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Childhood TB
Roadmap aims to get to zero childhood deaths from tuberculosis

Roadmap aims to get to zero childhood deaths from tuberculosis

Every year, there are 74,000 childhood deaths from TB. Every day, more than 200 children under the age of 15 die needlessly from the disease. Yesterday, the first ever targeted roadmap that outlines steps to end these unacceptable deaths was released. It makes clear that many of these deaths could be prevented each year through certain measures that are specifically designed to tackle childhood TB. The Roadmap for Childhood TB: Towards Zero Deaths, includes ten actions that, if implemented, could help save ten of thousands of children’s lives. These actions include the critical training and fostering of leadership among health workers, actively seeking out children at risk and providing preventative therapy, and closing the funding gap for childhood TB. Overarching these ten actions, the report outlines the need for four broad areas of effort. It states the importance of promoting greater awareness and understanding of childhood TB, collaboration and joint action, focused investments and continued research. Of course, one central element of defeating childhood TB is to increase financial support for these four efforts. Writing about the roadmap in the Huffington Post, Desmond Tutu makes clear that “ending the scourge of childhood tuberculosis doesn’t cost much” and all it needs More…

Multidrug-Resistant Tuberculosis: No Promises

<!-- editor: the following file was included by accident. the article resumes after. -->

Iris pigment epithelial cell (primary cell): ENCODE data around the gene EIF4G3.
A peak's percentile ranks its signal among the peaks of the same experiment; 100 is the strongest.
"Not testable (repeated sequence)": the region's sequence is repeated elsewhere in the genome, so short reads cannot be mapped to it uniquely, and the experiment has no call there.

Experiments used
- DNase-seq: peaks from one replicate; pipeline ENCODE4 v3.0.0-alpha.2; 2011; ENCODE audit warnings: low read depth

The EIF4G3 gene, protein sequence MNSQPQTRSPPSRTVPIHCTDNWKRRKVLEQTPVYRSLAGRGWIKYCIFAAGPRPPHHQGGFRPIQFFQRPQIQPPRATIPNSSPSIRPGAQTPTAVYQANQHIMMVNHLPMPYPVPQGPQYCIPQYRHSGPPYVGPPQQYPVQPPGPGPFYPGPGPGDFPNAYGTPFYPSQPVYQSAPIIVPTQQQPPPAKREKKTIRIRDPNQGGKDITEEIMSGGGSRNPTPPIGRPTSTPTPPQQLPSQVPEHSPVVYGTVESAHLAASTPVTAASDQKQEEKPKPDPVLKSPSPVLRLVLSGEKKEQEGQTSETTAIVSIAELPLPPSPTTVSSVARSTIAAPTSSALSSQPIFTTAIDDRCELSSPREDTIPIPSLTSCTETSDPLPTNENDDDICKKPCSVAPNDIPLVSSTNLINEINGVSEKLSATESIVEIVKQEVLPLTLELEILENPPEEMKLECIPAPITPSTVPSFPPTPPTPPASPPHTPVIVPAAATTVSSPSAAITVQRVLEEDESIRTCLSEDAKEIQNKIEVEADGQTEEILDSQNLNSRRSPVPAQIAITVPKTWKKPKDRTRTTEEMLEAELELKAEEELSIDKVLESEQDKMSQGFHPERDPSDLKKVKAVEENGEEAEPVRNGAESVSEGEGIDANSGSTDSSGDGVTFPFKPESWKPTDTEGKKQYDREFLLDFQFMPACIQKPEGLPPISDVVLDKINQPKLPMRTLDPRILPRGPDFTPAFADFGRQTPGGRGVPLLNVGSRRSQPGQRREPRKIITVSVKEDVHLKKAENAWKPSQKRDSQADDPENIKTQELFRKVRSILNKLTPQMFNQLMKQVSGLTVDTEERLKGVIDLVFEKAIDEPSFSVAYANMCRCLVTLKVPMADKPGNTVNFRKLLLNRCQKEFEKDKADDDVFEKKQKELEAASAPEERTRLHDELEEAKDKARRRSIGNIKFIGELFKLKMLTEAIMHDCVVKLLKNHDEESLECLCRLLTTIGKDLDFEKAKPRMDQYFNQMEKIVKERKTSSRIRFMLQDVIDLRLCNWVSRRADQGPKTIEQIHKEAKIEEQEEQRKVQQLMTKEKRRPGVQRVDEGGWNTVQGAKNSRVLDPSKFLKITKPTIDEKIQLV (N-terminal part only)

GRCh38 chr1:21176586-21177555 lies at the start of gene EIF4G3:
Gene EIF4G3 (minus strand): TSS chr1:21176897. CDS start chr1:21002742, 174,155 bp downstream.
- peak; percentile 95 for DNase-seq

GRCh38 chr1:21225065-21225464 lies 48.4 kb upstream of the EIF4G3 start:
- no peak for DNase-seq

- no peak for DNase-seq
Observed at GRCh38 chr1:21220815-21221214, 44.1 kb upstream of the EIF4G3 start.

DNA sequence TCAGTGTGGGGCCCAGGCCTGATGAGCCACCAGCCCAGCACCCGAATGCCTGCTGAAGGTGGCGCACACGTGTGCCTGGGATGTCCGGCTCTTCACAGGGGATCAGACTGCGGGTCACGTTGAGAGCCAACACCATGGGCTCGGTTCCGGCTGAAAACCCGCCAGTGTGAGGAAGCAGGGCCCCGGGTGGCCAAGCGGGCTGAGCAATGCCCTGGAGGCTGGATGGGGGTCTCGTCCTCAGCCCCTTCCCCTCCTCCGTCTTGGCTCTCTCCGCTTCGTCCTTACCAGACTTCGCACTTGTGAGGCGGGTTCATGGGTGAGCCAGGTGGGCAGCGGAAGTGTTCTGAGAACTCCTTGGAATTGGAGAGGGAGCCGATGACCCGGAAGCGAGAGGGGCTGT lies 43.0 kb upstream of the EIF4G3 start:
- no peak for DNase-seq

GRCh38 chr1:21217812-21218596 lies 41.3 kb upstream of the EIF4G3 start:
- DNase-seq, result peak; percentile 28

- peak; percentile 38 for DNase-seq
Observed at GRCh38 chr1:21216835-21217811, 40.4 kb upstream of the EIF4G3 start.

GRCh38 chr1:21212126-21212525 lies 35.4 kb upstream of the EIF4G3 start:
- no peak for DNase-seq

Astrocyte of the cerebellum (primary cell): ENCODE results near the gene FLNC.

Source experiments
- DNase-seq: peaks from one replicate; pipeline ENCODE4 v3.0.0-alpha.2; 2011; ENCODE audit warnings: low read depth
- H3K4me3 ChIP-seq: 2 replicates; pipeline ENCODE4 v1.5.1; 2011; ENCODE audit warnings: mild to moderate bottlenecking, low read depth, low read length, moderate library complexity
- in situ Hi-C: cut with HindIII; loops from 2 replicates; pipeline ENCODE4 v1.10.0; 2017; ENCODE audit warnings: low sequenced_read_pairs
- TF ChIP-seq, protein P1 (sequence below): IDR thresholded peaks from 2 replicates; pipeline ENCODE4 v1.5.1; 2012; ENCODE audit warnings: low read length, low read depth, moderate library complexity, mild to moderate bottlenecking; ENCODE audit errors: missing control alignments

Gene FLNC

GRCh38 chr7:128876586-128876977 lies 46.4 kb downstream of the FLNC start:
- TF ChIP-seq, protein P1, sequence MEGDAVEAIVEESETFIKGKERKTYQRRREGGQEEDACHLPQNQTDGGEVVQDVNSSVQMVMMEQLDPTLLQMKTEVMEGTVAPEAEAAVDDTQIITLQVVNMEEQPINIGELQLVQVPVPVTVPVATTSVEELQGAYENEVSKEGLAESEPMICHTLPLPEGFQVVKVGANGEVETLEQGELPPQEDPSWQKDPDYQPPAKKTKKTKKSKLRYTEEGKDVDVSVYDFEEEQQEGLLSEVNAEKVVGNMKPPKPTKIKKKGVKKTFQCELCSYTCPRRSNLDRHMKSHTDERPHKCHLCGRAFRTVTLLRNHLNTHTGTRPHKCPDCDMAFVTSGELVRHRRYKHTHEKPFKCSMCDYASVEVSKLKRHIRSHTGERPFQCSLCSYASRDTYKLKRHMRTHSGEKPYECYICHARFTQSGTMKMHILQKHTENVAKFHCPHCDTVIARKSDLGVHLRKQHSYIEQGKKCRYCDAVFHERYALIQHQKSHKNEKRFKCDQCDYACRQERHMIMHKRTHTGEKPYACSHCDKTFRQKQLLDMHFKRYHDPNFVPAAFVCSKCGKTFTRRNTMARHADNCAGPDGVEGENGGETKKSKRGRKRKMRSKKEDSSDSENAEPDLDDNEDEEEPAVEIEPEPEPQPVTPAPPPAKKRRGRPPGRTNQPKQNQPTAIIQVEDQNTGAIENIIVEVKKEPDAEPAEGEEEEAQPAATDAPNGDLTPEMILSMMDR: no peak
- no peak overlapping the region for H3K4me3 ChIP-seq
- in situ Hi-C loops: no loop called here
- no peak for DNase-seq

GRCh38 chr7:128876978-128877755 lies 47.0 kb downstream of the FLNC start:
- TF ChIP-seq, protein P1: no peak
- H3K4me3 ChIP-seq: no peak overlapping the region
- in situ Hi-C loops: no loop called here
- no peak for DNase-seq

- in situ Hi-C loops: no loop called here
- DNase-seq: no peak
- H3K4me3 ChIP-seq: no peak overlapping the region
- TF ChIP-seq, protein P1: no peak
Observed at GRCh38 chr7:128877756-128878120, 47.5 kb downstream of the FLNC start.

Multidrug-Resistant Tuberculosis: No Promises

 Today we’re sharing both a moving and compelling video, Mutlidrug-Resistant Tuberculosis: No Promises, that specifically tells the tale of TB in Tajikistan but that also serves to highlight the myriad of problems TB patients, their friends and families have to endure when undergoing, and following, treatment. The video focuses on issues surrounding childhood TB, the problems with both the length and type of treatments involved. Shockingly, it notes that 64,000 children die every year because of the disease. Exacerbating this shock, and sadness, is the fact that this number is likely to be higher given the range of problems currently associated in diagnosing children – you can read more about Childhood TB here. For those that do survive, they still have to deal with being unable to attend school or enjoy time with their friends. The duration and difficulty of treatment for both children and adults is another considerable problem. A problem that only serves to hamper the fight against tackling TB and, in particular, multidrug-resistant TB. When we know that with enough resources and political will we can eliminate TB the power of stories like these are even greater. You can find out more in the video below: Multidrug-Resistant More…

We Can Heal: Drug-resistant tuberculosis in children

We Can Heal: Drug-resistant tuberculosis in children

To mark World TB Day 2013, the Sentinel Project on Paediatric Drug-Resistant Tuberculosis and Treatment Action Group released a collection of 30 stories from 30 countries that identify what the TB community needs to do to achieve zero TB deaths, new infections, and suffering. As the release states, the collection of stories illustrate the problems we collectively face with drug-resistant TB (DR-TB) in children. The stories reveal the widespread problems of prevention, diagnosis, and treatment of DR-TB while also bearing witness to the courage of the children who are fighting for their lives against DR-TB. Over the past 10 years, 40,000 cases of childhood TB were reported in the EU alone, indicating that TB in children remains a major challenge even with the European Region. A selection of the stories in the publication reflect this trend with stories from Moldova, Italy, Sweden, Belgium. All of the stories in this collection, both from within the EU and further afield, are testament to the work that remains to be done in ensuring that TB is eradicated once and for all and making sure that children across the world are able to live the carefree lives they deserve. Currently, children are going undiagnosed More…